[Cart. S.-Aubin, 1: 203-4 (see above)]
Ingelger, d. before 929 (probably 927).
For the death date, see Werner (1958), 271.
Gui, d. 966×985, canon of Saint-Martin
de Tours; bishop of Soissons, 937-966×985.
He became bishop of Soissons in 937 in succession to Abbo ["Abbo Suessorum praesul defungitur; et Wido filius Fulco Andegavensis, sancti Martini Turonensis canonicus, eius episcopatu potitur", Flodoard's Annals, s.a. 937, MGH SS 3: 385]. Gui was still living in 966, as a charter of Geoffroy I (son of Foulques II) mentions Geoffroy's avunculus bishop Widdo [Cart. S.-Aubin, 1: 62-3].
Foulques II "le Bon", d. after 958, count of Anjou, after 941-after 958, m. Gerberge.
See Commentary section for supposed additional child.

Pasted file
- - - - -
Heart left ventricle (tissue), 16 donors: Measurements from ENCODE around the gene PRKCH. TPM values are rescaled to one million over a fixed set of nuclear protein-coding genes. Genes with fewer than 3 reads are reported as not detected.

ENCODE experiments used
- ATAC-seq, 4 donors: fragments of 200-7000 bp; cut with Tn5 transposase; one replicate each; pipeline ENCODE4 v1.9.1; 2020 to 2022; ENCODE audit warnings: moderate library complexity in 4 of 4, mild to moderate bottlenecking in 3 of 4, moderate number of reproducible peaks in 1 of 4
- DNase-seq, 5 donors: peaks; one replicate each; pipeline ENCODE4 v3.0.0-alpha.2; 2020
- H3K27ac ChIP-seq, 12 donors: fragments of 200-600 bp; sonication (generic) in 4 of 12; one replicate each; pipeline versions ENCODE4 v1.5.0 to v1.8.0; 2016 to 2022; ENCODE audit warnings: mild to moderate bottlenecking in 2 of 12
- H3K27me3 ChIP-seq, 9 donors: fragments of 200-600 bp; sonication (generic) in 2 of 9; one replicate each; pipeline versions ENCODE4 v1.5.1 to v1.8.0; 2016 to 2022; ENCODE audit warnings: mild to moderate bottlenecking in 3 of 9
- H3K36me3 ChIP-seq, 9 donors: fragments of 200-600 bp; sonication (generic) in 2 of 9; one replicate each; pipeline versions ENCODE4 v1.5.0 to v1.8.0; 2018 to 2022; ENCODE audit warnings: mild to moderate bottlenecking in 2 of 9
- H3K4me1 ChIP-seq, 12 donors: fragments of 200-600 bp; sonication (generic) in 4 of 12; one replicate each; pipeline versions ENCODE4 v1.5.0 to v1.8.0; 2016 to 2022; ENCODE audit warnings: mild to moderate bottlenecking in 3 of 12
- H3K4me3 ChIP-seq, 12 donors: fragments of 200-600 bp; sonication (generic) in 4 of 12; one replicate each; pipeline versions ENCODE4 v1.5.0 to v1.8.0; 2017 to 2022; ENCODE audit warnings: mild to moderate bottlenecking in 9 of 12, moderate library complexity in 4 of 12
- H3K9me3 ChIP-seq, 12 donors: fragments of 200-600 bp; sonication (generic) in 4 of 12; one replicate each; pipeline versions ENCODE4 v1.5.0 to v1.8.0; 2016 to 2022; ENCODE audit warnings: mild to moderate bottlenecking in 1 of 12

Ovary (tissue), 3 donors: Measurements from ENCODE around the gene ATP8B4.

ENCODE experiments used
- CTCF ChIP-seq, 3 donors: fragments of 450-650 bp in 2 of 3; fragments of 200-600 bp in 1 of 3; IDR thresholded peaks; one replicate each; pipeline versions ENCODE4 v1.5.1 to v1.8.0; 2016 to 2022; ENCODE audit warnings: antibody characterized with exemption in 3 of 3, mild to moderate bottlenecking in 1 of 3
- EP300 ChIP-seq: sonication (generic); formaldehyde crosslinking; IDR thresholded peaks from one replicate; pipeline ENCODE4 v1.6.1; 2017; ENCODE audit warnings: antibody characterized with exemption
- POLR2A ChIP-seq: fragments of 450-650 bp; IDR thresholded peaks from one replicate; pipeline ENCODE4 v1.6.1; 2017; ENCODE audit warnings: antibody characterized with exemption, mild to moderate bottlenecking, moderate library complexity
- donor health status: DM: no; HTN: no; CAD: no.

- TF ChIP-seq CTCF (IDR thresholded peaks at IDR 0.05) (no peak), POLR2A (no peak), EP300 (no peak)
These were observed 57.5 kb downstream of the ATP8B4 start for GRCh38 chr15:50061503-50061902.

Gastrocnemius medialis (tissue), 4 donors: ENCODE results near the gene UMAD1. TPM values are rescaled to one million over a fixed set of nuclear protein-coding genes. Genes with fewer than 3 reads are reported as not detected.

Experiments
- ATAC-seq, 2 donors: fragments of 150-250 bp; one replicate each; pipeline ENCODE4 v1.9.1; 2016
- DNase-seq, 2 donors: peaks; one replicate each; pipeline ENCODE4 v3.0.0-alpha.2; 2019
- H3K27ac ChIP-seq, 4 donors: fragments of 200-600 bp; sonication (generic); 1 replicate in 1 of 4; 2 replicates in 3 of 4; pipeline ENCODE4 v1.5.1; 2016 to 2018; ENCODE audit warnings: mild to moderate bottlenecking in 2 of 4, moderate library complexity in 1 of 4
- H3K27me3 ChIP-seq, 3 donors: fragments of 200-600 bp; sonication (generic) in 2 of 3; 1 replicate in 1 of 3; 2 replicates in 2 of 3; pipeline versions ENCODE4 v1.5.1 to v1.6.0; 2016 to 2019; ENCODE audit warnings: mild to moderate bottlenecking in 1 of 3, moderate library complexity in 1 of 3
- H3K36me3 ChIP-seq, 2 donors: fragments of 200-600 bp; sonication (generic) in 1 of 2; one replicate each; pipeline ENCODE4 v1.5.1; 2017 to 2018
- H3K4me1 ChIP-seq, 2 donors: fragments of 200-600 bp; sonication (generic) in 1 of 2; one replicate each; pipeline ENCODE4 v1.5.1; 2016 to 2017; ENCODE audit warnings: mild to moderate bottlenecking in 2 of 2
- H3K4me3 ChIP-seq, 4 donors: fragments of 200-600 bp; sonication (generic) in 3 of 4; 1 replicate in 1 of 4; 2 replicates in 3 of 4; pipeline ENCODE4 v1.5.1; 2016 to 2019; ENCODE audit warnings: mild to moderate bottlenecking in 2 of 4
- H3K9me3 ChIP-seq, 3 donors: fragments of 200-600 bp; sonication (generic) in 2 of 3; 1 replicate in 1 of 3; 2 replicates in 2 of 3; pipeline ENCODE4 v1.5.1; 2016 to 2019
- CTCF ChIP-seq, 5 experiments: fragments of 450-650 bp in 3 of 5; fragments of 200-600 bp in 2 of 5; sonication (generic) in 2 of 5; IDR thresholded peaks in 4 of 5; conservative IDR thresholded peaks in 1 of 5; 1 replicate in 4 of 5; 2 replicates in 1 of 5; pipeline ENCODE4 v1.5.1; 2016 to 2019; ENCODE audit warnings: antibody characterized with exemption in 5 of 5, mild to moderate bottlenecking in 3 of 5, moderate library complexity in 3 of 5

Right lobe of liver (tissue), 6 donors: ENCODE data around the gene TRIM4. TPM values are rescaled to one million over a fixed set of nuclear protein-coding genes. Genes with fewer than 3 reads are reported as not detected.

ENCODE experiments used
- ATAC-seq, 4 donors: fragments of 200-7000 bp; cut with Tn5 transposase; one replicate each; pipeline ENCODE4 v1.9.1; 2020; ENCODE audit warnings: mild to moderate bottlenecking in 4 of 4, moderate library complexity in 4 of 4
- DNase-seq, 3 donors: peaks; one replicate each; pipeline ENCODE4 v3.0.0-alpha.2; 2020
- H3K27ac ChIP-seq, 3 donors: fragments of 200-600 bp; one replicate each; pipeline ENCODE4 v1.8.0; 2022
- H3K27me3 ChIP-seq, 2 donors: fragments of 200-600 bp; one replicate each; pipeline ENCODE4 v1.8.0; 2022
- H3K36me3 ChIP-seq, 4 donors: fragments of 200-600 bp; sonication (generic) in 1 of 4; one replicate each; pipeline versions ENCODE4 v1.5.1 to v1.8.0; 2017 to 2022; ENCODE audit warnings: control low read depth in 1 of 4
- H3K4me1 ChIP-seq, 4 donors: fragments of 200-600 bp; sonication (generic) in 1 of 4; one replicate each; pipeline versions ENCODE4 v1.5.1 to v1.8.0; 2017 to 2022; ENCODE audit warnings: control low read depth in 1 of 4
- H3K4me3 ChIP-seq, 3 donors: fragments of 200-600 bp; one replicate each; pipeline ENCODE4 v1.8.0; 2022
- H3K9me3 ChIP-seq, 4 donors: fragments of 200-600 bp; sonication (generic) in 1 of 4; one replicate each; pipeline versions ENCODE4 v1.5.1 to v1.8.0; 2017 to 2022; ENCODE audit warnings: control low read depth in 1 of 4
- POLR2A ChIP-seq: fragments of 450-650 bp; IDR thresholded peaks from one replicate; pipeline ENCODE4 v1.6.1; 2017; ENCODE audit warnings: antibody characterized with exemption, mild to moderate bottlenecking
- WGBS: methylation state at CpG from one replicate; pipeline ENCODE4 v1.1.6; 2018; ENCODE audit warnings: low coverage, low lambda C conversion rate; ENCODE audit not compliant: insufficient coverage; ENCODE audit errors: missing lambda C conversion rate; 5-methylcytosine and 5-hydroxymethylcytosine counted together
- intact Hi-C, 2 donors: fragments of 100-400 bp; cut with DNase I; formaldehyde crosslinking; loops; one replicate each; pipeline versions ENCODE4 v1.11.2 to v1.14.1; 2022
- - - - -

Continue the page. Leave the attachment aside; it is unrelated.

Although the 929 charter mentioned above confirms that the father of Foulques was named Ingelger, contemporary records tell us nothing further about this Ingelger, or about other ancestors of Fulk. A history of the counts of Anjou compiled in the twelfth century, Gesta Consulum Andegavorum, purports to give an account of the ancestors of Foulques [Spicilegium 3: 237-243].
Another rescension of the Gesta Consulum Andegavorum claims to give more details about how Ingelger obtained his lands. It tells of an elder Ingelger who married Adèle, daughter and heiress of "consul" Geoffroy of Gâtinais, and who obtained Gâtinais as a result of this marriage. After the death of this elder Ingelger, his widow is falsely accused of adultery and murder by a certain Guntrannus, parens (i.e., relative) of her husband, and her godson, Ingelger, son of Torquatius (an obvious error for Tertullus), defends her by fighting Guntrannus in single combat, as a result of which the younger Ingelger receives her lands [Gesta Cons. Andegav. iii, 2-7 (Spicilegium 3: 238-9)]. This fanciful story illustrates the extent to which legend and romance has crept into the tale.